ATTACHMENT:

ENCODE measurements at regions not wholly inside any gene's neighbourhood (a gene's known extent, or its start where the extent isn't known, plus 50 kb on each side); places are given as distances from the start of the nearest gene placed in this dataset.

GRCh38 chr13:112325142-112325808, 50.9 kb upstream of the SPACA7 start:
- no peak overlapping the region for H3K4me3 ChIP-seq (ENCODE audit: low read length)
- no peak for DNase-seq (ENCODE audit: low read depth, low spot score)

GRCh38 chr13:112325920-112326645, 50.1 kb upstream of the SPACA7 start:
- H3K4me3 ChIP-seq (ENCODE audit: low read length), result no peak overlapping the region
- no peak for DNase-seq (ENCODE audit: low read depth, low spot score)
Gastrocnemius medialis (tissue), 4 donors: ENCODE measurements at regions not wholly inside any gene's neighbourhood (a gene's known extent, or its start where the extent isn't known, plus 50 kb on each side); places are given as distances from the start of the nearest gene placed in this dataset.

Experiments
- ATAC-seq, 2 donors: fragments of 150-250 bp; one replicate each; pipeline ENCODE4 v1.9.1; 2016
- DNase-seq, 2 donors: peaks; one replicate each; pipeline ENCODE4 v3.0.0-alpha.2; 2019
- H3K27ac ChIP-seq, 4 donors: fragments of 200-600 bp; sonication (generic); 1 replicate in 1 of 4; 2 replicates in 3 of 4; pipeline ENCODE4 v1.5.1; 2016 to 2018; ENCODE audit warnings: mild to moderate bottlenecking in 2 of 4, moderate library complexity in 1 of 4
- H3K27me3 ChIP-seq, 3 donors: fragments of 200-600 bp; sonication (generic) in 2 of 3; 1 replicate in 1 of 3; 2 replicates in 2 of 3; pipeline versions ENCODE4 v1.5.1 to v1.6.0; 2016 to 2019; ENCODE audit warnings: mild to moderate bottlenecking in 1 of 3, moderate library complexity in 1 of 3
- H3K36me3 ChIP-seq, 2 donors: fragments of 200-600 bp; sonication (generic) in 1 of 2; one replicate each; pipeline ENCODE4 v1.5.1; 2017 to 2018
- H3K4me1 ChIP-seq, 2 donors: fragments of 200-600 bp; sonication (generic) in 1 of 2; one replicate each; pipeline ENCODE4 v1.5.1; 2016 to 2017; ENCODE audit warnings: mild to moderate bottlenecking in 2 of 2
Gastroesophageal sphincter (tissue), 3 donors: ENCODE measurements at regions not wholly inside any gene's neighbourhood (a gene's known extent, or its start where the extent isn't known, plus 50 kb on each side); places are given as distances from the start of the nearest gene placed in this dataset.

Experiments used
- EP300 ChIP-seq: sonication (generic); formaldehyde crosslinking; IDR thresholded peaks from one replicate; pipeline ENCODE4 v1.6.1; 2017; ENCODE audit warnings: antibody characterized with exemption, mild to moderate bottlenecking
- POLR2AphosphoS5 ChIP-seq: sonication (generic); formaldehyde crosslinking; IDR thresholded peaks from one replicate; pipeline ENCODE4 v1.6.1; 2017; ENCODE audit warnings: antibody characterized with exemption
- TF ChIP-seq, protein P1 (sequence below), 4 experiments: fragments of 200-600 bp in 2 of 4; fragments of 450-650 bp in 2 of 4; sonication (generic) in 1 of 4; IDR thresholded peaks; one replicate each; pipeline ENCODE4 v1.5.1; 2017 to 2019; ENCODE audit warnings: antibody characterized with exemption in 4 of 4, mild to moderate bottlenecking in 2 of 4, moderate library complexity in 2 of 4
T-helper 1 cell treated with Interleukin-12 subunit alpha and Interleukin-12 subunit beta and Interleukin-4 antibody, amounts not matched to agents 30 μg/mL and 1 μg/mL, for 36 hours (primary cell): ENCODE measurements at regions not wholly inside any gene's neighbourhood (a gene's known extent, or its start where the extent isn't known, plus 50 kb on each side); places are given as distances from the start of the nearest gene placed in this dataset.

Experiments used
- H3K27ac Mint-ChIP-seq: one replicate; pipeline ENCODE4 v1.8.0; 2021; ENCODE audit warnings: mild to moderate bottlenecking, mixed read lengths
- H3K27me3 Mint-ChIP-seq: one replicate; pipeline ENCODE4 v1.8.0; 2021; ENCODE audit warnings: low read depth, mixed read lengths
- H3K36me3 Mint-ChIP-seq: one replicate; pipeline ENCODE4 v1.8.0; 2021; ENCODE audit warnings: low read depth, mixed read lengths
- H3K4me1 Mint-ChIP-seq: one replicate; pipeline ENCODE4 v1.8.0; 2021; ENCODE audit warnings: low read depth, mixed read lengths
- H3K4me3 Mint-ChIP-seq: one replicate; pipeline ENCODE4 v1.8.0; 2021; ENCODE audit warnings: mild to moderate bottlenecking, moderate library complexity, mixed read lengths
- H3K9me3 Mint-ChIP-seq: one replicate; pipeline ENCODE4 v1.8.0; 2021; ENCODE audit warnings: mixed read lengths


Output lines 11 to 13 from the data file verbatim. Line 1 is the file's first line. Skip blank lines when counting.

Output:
- DNase-seq, 2 donors: peaks; one replicate each; pipeline ENCODE4 v3.0.0-alpha.2; 2019
- H3K27ac ChIP-seq, 4 donors: fragments of 200-600 bp; sonication (generic); 1 replicate in 1 of 4; 2 replicates in 3 of 4; pipeline ENCODE4 v1.5.1; 2016 to 2018; ENCODE audit warnings: mild to moderate bottlenecking in 2 of 4, moderate library complexity in 1 of 4
- H3K27me3 ChIP-seq, 3 donors: fragments of 200-600 bp; sonication (generic) in 2 of 3; 1 replicate in 1 of 3; 2 replicates in 2 of 3; pipeline versions ENCODE4 v1.5.1 to v1.6.0; 2016 to 2019; ENCODE audit warnings: mild to moderate bottlenecking in 1 of 3, moderate library complexity in 1 of 3